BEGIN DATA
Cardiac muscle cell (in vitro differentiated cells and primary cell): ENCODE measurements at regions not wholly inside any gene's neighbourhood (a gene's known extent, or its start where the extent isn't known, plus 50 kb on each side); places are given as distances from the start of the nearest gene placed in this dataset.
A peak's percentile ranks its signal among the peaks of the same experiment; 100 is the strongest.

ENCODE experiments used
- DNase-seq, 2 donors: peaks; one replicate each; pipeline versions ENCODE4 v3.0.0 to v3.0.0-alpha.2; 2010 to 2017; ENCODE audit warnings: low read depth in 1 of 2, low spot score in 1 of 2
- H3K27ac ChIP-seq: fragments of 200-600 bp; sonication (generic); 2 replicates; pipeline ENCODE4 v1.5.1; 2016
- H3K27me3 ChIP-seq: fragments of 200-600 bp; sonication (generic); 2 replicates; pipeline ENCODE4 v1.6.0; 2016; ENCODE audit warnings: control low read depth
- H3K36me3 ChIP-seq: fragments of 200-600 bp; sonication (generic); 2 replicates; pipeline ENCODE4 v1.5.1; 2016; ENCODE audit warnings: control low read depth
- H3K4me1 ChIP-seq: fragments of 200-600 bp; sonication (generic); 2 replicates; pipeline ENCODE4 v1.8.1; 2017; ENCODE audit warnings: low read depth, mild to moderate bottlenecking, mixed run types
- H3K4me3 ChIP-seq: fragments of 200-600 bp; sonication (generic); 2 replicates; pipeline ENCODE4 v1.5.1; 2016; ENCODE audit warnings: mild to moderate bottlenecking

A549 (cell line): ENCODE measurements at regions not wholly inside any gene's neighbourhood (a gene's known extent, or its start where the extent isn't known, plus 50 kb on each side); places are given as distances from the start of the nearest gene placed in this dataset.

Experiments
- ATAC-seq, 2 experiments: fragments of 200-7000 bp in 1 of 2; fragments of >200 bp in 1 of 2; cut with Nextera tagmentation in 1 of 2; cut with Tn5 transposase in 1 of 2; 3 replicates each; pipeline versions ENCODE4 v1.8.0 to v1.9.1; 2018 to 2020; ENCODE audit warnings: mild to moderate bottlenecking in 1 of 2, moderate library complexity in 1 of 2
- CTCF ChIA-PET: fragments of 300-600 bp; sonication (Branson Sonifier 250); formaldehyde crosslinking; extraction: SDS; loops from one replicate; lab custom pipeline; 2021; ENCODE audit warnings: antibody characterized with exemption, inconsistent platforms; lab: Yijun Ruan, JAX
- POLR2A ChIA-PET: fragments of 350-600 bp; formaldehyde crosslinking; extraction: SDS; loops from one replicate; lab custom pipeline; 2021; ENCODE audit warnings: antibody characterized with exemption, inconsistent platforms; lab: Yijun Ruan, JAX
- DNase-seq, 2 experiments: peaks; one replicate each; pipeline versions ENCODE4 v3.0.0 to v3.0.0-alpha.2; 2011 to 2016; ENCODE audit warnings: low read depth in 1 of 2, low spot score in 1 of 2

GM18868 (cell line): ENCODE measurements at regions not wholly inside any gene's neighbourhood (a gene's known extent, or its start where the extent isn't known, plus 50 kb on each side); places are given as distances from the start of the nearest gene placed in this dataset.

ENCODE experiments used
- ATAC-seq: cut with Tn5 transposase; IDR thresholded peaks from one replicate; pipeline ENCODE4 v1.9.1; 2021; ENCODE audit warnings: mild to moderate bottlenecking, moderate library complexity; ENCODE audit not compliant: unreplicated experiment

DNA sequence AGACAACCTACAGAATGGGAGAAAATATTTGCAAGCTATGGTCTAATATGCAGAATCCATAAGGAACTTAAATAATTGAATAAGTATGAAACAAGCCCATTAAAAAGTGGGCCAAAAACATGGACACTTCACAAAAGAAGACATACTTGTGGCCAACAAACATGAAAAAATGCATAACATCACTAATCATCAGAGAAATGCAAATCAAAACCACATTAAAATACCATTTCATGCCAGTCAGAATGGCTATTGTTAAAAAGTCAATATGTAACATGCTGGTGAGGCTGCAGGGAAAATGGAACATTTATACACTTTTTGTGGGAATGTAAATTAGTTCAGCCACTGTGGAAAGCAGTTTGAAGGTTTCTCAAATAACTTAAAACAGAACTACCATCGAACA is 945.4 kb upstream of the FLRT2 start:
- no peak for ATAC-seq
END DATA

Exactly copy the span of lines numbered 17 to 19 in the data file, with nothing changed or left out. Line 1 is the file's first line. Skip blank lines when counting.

ENCODE experiments used
- ATAC-seq: cut with Tn5 transposase; IDR thresholded peaks from one replicate; pipeline ENCODE4 v1.9.1; 2021; ENCODE audit warnings: mild to moderate bottlenecking, moderate library complexity; ENCODE audit not compliant: unreplicated experiment

DNA sequence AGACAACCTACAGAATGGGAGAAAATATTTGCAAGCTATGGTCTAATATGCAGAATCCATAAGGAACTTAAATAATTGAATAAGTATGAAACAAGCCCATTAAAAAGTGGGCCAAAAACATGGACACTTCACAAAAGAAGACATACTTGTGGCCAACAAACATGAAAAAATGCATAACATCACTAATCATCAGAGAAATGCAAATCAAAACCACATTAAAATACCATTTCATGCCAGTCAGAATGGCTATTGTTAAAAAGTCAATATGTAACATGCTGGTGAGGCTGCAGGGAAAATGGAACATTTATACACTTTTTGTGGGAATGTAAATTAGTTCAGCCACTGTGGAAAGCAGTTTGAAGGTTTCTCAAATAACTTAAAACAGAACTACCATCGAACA is 945.4 kb upstream of the FLRT2 start: